- That provinces should be allotted a greater say in terms of immigration. Alberta is allotted a quota of a little over 5,000 individuals for nominations per year. This number should be increased. The provinces are more familiar with local economic and other conditions and the needs of employers as well as insight as to the individuals best suited to integrate, settle and contribute.
- That the international students that have graduated in Canada and have work experience here should not be subject to the express entry that in fact the Canadian experience class is stand alone pass or fail model, should be brought back;
- That there ought to be a pathway to permanent residence for low skilled/low wage temporary foreign workers, that it is inappropriate for Canada to treat or use individuals as commodities, to be disposed of;
- That the financial requirement for parents/grandparents sponsorship is unacceptably inflexible; that is individuals need to, or to sponsor their parents or grandparents, need to show LICO, that is low income cut off, plus 30 percent for three consecutive years prior to the sponsorship of parents. For example, the birth of a child and the change in the number of a family could waylay or frustrate an application to sponsor parents and grandparents;
- There appears to be significant variance in overseas visa office decisions and outcomes (International Students hard numbers and acceptance rates between, for example, China, India and Pakistan); and
- I also expressed my appreciation for the changes that have already taken place under the Liberal government. In particular I expressed my thanks and gratitude for the increase to the age of accompanying dependent children up to 21 with a transitional provision (will be in place by May 3, 2017). Further I expressed my appreciation for the changes to the residency requirement or threshold for the grant of Canadian citizenship - back to three out of four instead of four out of six, and without the minimum 183 days or six months per year for those four years.
There is additional work for the Minister. I would like to see appeal rights reinstated for permanent residents that have been convicted of crimes in Canada. The regime prior to Kenney and the atrociously entitled Faster Removals of Foreign Criminals Act allowed for an appeal for sentences less than two years. That threshold is now less than six months - irrespective of when a permanent resident Canada arrived here, irrespective of the nature of the crime, whether white collar or violent, and whether it is a conditional sentence or hard jail, there is no appeal to the Immigration Appeal Division.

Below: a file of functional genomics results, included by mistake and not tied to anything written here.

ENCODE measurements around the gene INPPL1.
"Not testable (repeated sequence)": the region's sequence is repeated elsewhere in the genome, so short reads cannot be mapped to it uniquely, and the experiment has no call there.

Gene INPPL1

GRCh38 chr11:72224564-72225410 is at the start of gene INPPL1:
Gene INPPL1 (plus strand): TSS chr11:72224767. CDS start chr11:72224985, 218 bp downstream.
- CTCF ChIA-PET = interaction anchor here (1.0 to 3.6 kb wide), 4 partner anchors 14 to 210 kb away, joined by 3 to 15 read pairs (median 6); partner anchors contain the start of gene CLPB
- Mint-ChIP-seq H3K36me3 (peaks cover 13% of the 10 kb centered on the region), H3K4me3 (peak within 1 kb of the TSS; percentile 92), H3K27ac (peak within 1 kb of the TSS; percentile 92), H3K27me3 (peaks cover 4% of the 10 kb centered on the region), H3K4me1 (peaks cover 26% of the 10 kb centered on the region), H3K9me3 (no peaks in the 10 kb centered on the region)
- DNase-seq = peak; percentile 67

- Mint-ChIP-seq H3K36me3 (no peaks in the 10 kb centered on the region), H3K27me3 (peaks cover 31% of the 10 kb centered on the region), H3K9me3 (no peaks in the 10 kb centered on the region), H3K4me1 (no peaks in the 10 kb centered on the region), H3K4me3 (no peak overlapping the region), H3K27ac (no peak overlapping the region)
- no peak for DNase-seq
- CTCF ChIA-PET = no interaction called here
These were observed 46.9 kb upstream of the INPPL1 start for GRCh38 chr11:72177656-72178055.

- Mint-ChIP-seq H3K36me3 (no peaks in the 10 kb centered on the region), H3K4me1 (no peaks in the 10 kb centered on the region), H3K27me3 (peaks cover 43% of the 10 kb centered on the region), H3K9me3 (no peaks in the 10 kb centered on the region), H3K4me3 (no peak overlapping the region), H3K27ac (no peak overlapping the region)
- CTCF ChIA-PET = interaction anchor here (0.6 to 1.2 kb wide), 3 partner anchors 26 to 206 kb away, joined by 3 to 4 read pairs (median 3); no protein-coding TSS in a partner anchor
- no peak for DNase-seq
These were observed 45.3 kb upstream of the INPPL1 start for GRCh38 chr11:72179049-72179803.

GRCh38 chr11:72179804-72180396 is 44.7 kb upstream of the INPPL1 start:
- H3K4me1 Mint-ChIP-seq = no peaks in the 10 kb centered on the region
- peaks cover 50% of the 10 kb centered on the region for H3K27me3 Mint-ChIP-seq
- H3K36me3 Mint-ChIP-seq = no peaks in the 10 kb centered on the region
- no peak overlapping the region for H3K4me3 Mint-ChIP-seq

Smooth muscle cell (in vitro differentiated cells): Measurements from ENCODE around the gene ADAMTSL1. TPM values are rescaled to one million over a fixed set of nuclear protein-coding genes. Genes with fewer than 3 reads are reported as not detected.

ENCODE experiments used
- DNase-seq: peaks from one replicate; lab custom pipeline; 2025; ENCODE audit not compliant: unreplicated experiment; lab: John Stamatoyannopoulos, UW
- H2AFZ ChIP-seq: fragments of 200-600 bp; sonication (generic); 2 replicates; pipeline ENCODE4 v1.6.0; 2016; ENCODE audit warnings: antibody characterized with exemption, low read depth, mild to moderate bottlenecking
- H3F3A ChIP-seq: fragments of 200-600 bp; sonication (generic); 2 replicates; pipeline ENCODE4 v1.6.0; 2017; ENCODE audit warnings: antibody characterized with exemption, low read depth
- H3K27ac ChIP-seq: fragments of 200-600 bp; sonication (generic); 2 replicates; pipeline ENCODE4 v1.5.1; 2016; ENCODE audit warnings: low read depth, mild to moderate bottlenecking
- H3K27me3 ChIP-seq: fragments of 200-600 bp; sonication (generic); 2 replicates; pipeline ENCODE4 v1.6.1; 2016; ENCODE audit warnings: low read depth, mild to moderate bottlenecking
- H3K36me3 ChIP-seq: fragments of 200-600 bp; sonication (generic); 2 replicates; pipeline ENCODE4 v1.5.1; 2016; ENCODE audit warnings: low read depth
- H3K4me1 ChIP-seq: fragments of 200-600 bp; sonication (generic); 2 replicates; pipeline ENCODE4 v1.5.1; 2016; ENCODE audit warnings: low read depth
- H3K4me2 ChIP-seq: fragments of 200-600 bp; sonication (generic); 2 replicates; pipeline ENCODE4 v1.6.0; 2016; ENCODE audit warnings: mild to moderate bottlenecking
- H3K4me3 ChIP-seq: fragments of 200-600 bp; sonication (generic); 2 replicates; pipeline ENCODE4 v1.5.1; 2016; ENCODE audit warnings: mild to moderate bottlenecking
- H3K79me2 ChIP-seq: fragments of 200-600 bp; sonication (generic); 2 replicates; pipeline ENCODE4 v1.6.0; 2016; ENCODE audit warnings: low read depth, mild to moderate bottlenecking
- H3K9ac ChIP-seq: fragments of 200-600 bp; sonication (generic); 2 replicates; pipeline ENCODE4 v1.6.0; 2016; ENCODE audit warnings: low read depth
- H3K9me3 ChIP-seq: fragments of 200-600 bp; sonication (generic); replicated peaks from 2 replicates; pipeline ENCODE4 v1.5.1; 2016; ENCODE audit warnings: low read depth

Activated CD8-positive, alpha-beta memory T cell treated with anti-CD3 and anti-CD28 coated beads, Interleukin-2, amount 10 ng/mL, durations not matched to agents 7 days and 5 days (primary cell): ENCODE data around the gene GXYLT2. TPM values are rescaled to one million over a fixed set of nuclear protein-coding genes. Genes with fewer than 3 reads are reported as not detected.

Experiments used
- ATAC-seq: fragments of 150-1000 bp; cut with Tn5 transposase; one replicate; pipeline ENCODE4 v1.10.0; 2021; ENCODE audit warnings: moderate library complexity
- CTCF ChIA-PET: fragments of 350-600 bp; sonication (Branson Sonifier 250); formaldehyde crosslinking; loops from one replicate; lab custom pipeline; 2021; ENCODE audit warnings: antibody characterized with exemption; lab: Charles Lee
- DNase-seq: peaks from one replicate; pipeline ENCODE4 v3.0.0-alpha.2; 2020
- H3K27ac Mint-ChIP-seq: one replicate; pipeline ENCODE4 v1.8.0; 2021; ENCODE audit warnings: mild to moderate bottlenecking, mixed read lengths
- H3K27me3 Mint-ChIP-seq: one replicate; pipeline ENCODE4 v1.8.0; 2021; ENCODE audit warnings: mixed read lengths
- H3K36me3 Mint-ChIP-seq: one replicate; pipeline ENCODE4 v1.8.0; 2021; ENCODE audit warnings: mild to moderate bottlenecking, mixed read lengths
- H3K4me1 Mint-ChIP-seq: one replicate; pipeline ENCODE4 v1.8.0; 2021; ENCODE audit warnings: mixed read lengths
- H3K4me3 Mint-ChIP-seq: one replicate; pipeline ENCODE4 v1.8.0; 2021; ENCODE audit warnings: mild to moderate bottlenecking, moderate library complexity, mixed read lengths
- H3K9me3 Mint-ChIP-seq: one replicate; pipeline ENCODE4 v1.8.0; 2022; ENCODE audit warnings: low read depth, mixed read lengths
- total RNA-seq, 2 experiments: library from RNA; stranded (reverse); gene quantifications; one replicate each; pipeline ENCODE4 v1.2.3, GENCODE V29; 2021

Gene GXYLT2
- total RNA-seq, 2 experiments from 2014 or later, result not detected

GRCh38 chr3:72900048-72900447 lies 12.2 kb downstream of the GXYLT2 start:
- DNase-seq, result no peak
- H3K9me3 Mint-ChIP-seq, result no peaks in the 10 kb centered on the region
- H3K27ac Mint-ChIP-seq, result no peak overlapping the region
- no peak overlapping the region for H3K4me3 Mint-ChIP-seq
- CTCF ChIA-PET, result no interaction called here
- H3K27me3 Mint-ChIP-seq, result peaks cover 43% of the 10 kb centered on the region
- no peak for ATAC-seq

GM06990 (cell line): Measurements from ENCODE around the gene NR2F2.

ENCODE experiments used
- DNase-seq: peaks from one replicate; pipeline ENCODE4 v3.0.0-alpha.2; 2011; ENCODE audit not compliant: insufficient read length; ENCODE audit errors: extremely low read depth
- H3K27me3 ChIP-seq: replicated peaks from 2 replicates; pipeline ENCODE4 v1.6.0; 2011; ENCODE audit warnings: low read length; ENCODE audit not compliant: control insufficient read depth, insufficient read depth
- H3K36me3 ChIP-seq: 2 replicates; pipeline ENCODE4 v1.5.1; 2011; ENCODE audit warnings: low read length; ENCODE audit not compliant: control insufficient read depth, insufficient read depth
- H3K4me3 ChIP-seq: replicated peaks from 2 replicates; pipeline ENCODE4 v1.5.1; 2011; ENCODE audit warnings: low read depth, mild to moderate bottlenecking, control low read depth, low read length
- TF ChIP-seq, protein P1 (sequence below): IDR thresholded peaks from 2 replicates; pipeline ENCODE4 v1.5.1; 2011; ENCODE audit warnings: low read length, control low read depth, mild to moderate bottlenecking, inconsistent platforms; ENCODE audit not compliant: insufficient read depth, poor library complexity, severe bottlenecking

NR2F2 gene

It was a pleasure meeting this Minister. He is clearly interested and engaged. His own personal history allows him to bring context, understanding and nuance to this portfolio. He is clearly a patient individual; one thing that I understood after attending this round table is that I cannot do what this Minister or the previous Minister or other politicians do and endure tedium.
Engaging with stakeholders and other individuals with skin in the game is incredibly important for any Minister. Ministers may, particularly after some time in Ottawa, exist in a bubble. All individuals need contact with reality. All individuals need to get outside their particular circle - especially individuals in power that have sycophants or perhaps simply individuals that are not in a position to challenge them, to engage or put themselves in a position where they have to deal with individuals that do in fact face repercussions for their decisions and actions.
It is significant that the Minister of Immigration/Refugees and Citizenship Canada is a person of color. We have not had this before. It is not merely a matter of a check box or check mark against a metric of diversity. He can bring, will bring a certain understanding and appreciation, context, and having been subject to and having previously dealt with the immigration bureaucracy (other than perhaps sponsoring a - privileged - spouse from Europe). This is something that the previous occupants of this office could not appreciate. All of them were sons of privilege and thrust into a position of dealing with the vulnerable, the marginalized. In this regard they in fact were strangers in a strange land.